PhD project: Biophysics of micro-organisms near surfaces
Several generations of physicists have been inspired by the very varied swimming styles of microorganisms, from the beating tails of sperm cells, to the surface waves generated by protozoa . A particularly interesting problem is working out what happens when a microorganism approaches or becomes stuck to a surface. This problem is highly biologically relevant, as most microorganisms spend much of their time in close proximity to surfaces, whether this in marine sediment or the human gut. The problem is also physically challenging, combining hydrodynamics with electrostatics and geometry. In this project, you will investigate how organisms such as E. coli bacteria interact, with simple plain surfaces as well as within more complex environments such as model sediments. Students who would like to undertake both theory and experiment are especially encouraged to apply.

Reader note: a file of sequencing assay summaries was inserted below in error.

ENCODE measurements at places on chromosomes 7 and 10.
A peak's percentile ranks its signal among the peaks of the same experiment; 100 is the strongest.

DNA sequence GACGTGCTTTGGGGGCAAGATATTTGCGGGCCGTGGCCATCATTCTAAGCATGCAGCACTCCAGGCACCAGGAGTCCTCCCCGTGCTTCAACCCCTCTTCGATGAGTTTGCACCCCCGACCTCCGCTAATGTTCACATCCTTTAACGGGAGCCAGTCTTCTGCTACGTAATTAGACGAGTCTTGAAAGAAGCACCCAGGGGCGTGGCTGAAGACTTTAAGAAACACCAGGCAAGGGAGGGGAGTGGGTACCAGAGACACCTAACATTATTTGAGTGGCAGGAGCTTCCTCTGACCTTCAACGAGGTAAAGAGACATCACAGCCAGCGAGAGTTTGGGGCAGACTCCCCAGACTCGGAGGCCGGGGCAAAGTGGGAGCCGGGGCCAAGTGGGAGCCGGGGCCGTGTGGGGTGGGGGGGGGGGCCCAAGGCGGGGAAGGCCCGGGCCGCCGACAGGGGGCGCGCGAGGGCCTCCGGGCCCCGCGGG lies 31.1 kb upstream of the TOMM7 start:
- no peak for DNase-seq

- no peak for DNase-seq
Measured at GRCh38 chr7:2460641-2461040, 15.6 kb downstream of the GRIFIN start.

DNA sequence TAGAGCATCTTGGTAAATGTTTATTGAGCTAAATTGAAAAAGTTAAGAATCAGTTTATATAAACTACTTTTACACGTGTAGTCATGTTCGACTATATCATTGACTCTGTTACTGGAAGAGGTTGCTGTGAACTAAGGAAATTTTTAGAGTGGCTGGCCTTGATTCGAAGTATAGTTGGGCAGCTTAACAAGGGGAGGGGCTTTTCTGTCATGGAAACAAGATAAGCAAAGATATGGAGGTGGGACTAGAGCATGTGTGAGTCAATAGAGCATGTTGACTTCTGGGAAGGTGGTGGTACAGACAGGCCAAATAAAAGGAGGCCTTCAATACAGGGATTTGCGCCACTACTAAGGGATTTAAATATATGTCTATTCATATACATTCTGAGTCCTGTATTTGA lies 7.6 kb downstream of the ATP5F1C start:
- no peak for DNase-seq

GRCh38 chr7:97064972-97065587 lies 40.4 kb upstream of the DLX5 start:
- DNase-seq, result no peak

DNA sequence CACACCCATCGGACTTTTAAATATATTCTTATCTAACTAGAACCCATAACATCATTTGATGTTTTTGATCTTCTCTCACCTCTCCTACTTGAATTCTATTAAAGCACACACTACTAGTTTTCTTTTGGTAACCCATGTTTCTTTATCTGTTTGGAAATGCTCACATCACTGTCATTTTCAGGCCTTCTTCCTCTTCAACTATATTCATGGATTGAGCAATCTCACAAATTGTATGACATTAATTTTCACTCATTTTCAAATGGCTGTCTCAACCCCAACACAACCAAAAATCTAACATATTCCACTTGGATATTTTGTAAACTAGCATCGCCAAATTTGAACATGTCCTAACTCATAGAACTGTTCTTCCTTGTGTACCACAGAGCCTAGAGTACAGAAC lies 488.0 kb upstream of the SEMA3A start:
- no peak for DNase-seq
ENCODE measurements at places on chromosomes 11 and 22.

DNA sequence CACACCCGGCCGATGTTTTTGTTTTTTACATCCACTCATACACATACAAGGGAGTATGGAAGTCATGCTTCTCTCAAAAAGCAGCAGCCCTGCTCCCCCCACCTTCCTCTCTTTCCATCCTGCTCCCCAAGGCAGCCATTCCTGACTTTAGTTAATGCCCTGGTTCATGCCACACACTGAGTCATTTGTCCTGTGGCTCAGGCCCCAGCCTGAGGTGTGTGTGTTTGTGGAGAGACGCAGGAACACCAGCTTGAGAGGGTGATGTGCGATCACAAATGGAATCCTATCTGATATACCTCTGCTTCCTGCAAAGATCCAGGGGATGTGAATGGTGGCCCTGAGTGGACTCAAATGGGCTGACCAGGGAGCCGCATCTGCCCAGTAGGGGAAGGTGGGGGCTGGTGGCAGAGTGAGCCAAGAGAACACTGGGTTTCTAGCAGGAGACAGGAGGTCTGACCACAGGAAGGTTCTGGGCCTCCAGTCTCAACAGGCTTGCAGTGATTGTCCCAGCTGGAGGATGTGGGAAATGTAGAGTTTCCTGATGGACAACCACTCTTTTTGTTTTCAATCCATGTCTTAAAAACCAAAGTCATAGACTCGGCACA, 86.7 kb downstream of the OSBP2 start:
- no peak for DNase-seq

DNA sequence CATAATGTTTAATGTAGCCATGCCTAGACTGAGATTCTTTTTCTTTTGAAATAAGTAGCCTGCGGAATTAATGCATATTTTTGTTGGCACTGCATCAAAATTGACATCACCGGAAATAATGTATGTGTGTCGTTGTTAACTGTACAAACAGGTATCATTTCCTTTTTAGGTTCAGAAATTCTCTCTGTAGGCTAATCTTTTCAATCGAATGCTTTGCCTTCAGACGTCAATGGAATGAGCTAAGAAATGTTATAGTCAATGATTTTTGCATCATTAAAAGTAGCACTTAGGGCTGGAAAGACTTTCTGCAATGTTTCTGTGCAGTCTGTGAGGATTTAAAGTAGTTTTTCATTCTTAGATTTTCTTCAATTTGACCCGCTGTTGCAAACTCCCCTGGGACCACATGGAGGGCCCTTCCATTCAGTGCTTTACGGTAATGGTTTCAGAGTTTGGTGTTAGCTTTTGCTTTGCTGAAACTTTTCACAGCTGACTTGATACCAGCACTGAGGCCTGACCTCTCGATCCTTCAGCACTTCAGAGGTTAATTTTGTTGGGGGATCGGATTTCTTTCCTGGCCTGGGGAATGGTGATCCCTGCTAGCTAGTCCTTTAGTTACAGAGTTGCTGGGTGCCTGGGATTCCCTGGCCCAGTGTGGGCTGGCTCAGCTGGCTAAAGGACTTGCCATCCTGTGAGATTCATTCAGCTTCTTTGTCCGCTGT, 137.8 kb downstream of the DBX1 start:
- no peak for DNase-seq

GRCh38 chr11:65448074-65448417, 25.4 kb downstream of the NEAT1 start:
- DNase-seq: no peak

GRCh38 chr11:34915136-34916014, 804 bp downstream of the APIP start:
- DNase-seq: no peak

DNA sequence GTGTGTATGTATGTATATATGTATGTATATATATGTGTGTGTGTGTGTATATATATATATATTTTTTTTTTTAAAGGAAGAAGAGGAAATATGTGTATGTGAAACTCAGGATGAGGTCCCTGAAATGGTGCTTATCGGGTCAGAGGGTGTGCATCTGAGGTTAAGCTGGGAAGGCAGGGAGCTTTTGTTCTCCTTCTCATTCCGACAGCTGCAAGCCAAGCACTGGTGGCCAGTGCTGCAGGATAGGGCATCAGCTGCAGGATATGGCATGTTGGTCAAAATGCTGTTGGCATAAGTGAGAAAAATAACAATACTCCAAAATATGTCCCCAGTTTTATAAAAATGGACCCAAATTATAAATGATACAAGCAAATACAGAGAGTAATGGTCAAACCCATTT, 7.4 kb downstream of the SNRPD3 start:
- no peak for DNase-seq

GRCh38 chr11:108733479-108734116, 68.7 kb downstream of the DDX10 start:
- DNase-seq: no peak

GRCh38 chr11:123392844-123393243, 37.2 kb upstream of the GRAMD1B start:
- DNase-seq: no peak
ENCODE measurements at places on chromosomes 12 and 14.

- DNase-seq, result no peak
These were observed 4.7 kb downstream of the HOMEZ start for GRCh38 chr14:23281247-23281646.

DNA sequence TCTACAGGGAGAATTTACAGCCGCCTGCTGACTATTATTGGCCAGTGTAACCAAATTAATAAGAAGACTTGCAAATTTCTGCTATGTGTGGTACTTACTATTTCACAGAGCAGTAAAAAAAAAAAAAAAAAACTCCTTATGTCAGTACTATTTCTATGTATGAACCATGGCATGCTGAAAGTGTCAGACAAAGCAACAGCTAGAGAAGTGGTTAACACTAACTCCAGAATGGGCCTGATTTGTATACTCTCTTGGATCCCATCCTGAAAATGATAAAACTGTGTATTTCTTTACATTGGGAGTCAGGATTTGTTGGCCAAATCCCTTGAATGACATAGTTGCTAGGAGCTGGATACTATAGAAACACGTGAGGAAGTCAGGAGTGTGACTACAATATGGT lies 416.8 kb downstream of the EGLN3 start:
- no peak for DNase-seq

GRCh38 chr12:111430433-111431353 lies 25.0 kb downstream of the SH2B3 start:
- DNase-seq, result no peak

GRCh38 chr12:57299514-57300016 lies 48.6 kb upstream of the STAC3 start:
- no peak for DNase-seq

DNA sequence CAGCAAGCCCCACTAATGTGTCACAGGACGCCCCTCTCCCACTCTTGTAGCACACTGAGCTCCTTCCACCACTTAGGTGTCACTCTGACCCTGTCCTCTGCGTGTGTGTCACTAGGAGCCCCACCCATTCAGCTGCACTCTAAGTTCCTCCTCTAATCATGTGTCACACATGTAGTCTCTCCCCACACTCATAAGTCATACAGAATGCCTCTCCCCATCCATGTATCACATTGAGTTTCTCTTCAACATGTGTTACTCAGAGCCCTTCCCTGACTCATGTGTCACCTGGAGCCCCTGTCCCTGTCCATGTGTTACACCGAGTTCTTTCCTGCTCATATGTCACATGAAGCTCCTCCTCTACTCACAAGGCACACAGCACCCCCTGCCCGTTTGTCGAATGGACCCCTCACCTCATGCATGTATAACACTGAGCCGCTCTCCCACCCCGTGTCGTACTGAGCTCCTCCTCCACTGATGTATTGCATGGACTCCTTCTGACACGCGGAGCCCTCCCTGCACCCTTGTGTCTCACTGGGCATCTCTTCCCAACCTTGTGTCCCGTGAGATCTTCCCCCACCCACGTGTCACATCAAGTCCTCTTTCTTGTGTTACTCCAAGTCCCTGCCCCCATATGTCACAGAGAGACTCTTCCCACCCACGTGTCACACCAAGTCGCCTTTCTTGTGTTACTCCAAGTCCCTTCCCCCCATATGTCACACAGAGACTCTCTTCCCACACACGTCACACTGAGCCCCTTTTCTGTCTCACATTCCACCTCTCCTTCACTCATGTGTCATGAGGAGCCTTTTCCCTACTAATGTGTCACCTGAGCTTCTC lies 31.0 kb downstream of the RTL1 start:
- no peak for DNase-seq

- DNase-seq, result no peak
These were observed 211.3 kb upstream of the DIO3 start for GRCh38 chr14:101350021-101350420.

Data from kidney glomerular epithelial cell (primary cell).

Purcell, Edward M. "Life at low Reynolds number." Am. J. Phys 45.1 (1977): 3-11.
- Dr Aidan Brown (School of Physics & Astronomy, University of Edinburgh)
The project supervisor welcomes informal enquiries about this project.
Find out more about this research area
The links below summarise our research in the area(s) relevant to this project:
- Find out more about Physics of Living Matter.
- Find out more about the Institute for Condensed Matter and Complex Systems.
- Find out how to apply for our PhD degrees.
- Find out about fees and funding and studentship opportunities.
- View and complete the application form (on the main University website).
- Find out how to contact us for more information.